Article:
Lots of different, acceptable ways.
I say "duh BOCK ull."
Part of speech:
(Countable nouns, like “bottle,” “piece,” and “decision,” are words for things that can be broken into exact units. You talk about “a bottle,” “three pieces,” and “many decisions.”
Likewise, talk about one debacle or multiple debacles.)
Concretely, a debacle is a shattering of ice in a river, or a sudden rush of ice or water.
Abstractly, a debacle is a total, sudden failure.
How to use it:
There are lots of words for "failure," so use this one, "debacle," when the failure is so sudden and violent that it reminds you of ice in a river getting all smashed up.
Talk about a debacle, the debacle, this debacle, and that debacle. You often put a descriptive noun or adjective before it: "a financial debacle," "his political debacle," "that fashion debacle," "the fake ID debacle," "that whole embarrassing debacle," "a growing debacle," "the recent debacle," etc.
The plural is less common, but you can certainly talk about "a pair of debacles," "a long string of cringe-worthy debacles," " an entire season of pilot-episode debacles," and so on.
Yahoo! Small Business, my website server, couldn't fix an ongoing bug that made page statistics unavailable, but I realized that the whole debacle was irrelevant when I discovered Google Analytics was a much better substitute for Yahoo!'s stats page anyway.
If you're a self-conscious middle-schooler with thick hair, rainy days cause one frizzy debacle after another.
Look away from the screen to explain the definition in your own words. You’ll know you understand what "debacle” means when you can explain it without saying “catastrophe” or “tumultuous breakup of ice."
Think of the last time your plans fell completely apart, and fill in the blanks: "I handled the _____ debacle by/with _____."
Example: "I handled the screaming-baby debacle with a swift exit from the store."
Spend at least 20 seconds occupying your mind with the game and quote below. Then try the review questions. Don’t go straight to the review now—let your working memory empty out first.
Playing With Words:
Our game for May is: “What Do These Words Have in Common?”
The three words given will have something specific in common. (More than one right answer might be possible, but I've only got one particular answer in mind for each set of words.) I've arranged the questions from easiest to hardest, so today’s should still be pretty easy. By the end of the month, expect some whoppers.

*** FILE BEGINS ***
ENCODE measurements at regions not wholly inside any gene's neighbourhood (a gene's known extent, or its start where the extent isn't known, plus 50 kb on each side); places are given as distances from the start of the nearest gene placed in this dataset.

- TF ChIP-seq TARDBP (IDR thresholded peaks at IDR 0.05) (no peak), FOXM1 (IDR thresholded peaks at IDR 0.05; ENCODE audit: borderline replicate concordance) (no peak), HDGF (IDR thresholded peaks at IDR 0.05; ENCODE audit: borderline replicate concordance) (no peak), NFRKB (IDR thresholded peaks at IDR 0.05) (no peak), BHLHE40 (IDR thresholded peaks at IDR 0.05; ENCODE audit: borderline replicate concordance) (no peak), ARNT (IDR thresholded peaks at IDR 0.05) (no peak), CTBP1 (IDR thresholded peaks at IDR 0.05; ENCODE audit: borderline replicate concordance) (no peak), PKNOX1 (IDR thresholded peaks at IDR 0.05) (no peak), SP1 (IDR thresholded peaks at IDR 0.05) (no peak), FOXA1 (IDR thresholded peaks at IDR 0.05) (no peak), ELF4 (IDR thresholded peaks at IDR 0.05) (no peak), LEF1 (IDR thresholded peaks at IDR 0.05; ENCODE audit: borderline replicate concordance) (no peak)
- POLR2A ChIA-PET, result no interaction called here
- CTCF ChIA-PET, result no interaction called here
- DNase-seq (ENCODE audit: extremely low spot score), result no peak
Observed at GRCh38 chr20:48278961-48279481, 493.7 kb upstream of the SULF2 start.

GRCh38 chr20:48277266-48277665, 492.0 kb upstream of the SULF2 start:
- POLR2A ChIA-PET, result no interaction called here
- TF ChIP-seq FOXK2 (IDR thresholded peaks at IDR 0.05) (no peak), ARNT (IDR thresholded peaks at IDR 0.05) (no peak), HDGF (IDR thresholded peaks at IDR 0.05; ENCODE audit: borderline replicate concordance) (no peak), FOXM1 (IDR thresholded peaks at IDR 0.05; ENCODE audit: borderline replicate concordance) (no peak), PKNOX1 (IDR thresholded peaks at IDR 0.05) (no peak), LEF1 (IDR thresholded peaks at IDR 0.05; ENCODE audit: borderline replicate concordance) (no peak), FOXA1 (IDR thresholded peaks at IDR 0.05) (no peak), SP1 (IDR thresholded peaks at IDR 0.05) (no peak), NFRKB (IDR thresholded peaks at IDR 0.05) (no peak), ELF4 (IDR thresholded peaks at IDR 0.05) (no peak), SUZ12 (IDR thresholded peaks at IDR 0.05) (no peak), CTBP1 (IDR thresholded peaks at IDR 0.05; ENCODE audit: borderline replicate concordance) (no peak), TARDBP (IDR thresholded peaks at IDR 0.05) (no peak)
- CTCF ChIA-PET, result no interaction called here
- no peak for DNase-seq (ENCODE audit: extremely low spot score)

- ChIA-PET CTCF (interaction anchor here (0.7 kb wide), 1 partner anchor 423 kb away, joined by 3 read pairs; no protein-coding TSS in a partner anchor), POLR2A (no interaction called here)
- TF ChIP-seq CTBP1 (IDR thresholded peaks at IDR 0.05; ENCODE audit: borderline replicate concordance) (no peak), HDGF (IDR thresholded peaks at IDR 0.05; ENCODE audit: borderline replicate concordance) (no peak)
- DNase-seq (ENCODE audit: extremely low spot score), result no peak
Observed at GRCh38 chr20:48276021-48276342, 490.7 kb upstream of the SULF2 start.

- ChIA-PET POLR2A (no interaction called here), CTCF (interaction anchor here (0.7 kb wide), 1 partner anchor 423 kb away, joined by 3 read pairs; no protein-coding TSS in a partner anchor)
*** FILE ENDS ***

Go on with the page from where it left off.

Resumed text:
What do these words have in common?: level, civic, deified
Answer: All are palindromes (words spelled the same backward and forward.)
Try this one today: scissors, doldrums, cattle
A Point Well Made:
Ralph Waldo Emerson: “What you do speaks so loud that I cannot hear what you say.”
1. The opposite of DEBACLE is
2. It used to be that celebrity debacles could be kept fairly private, but now everyone on Twitter and Facebook can learn about _____.
A. why that actor really turned down a series of lucrative endorsement offers
B. how that star you love to hate just got arrested for indecent public behavior
C. how that musician actually takes no more than ten minutes to write each song
Answers are below.
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Make Your Point is crafted with love and brought to you each day for free by Mrs. Liesl Johnson, M.Ed., a word lover, learning enthusiast, and private tutor of reading and writing in the verdant little town of Hilo, Hawaii. For writing tips, online learning, essay guidance, and more, please visit www.HiloTutor.com.
Disclaimer: Word meanings presented here are expressed in plain language and are limited to common, useful applications only. Readers interested in authoritative and multiple definitions of words are encouraged to check a dictionary. Likewise, word meanings, usage, and pronunciations are limited to American English; these elements may vary across world Englishes.
Answers to review questions:
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